Storm surge barriers work—up to a point; that point being the surge height for which they are designed. But even when overtopped, experts are banking on the barriers mitigating the kind of run-away disaster that befell New Orleans during Hurricane Katrina in 2005. One thing is for sure, though. The absence of storm surge barriers can amount to no protections worthy of the name, as New York City learned Oct. 29 as Hurricane Sandy rolled ashore.
Exposed towns, cities and even nations, such as The Netherlands, have slowly and quietly been building up storm surge defenses to protect themselves for decades, averting millions of dollars in damages as a result. For example, Superstorm Sandy had swelled water levels to 9.5 feet as it approached Providence, R.I., but thanks to the Fox Point Hurricane Barrier, standing 26.7 feet high, that city avoided potentially millions in dollars in damages.
“I believe even if Providence had been hit directly, it would have been fine,” says John MacPherson, deputy manager for the U.S. Army Corps Engineers’ Cape Cod Canal Field Office. “When the Corps designed the project, they took meteorological readings [and planned for a] worst-case storm. The 1944 storm had the most energy off shore. They modeled that storm hitting Providence coming up the bay as a direct hit, and generated a water level to design for.”
The 700-foot-long concrete barrier extends west across the Providence River. It includes three 40-foot-high, 40-foot-wide tainter gate openings that prevent floodwaters from entering the bay when closed. Two 10- to 15-foot-high earth-filled dikes with stone-protected slopes flank each side. The eastern dike is 780 feet long and the western dike is 1,400 feet long.
Built in 1966, for about $15 million, the barrier “has prevented loss of life and property time and again," says New England district spokesman Timothy Dugan. In fiscal year 2011, the Corps of Engineers staff operated the barrier for flood control on 12 occasions during coastal storms. Devastating events, including a 1938 storm with a surge of about 17 feet, prompted the city to ask the Corps to build the barrier, says MacDugan.
Because of a series of storms between 1849 and 1936, Congress passed a series of Flood Control Acts. The act of 1955 authorized construction of the Providence barrier. MacPherson says the city of Providence is responsible for operations and maintenance of components located outside the river banks, such as the dikes that flank each side and five vehicular street gates and five sewer gates. Five large pumps pass accumulated water back over the dam and back out to Narragansett Bay. The 55-foot-long pumps, 10 feet in diameter, can pass 630,000 gallons per minute.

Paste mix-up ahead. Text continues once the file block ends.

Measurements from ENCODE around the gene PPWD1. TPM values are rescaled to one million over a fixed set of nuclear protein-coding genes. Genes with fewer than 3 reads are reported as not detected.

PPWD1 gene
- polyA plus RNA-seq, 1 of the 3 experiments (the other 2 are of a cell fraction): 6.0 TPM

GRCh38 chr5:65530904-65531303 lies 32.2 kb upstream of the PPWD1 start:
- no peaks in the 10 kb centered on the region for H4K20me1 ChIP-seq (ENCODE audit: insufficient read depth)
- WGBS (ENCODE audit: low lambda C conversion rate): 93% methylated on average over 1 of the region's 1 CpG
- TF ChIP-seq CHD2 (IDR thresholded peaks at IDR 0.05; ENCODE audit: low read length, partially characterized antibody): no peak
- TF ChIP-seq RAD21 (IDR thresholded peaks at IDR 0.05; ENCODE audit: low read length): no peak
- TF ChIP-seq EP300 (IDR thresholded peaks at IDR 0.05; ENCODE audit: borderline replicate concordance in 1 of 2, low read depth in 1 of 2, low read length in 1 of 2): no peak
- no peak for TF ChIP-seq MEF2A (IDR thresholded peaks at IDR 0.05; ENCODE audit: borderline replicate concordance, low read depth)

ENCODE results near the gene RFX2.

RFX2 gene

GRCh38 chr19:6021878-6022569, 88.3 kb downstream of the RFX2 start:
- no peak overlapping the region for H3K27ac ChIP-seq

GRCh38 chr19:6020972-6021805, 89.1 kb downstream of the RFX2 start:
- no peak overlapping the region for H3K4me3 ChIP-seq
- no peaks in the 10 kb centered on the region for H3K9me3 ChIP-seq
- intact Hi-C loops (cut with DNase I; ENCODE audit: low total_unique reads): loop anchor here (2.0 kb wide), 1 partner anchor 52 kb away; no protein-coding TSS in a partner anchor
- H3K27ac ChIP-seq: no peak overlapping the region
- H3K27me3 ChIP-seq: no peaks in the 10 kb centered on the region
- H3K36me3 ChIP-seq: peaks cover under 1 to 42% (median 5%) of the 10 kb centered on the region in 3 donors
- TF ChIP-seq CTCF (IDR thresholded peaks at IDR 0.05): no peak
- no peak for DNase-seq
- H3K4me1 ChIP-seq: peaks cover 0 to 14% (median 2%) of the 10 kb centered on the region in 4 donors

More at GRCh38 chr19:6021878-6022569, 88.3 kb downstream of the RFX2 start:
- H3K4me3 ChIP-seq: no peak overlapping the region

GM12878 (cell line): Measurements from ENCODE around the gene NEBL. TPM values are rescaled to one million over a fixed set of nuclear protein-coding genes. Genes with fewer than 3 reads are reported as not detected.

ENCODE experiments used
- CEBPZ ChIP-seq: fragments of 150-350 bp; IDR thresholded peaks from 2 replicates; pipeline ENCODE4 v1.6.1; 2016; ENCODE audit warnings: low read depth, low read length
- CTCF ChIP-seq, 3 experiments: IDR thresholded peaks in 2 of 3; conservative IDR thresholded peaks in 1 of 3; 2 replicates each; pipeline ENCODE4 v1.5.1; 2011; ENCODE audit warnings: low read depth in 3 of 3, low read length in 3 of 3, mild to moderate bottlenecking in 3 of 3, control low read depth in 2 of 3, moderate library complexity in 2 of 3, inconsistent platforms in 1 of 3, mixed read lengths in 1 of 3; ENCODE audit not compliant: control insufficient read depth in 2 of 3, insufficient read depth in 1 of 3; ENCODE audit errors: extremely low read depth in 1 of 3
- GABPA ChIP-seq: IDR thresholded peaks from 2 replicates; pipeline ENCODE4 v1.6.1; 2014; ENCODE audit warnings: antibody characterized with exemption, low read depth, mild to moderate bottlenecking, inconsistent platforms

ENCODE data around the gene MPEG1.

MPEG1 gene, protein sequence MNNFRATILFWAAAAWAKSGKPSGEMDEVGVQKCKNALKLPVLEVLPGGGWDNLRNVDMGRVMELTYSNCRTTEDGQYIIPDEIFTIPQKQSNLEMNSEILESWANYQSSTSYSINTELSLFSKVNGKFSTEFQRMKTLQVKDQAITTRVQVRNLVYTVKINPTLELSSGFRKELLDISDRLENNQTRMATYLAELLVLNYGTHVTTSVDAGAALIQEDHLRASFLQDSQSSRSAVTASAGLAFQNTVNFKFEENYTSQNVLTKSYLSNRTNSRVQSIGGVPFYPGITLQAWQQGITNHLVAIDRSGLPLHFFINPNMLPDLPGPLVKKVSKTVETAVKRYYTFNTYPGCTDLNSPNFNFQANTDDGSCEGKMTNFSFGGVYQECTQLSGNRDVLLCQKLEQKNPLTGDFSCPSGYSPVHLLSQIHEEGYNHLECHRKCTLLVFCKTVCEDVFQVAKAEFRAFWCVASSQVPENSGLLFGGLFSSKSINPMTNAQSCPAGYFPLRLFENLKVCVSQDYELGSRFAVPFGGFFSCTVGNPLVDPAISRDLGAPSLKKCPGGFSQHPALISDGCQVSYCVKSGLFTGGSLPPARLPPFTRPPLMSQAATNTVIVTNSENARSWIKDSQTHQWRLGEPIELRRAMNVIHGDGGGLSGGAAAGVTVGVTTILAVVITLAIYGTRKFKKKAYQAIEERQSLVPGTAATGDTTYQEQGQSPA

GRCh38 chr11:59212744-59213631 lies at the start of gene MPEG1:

Jurisdictions that are blessed with natural landforms that limit areas of vulnerability to relatively short gaps between headlands have accomplished a lot of protection with a relatively modest bit of engineering and construction. But other jurisdictions, like New Orleans and the Netherlands, with long reaches of high exposure, and flat coasts riddled with bays, lakes, and lowlands, have been forced to build sprawling defenses to protect their economies and populations.
In most, if not all cases, the will to build storm surge defenses arose from the mud, death, and heartbreak of disasters, such as the flooding of the Dutch lowlands in 1953 or the catastrophe in New Orleans in 2005. The events in New Orleans spawned a new discipline for designing systems to protect large geographic areas from storm surge. Using now available super computing capabilities, scientists and engineers have, for the first time, begun not to rely on historic records to estimate worst-case scenarios, but on science and statistical-probability risk modeling of the storm surge -generating potential of the hurricane environment.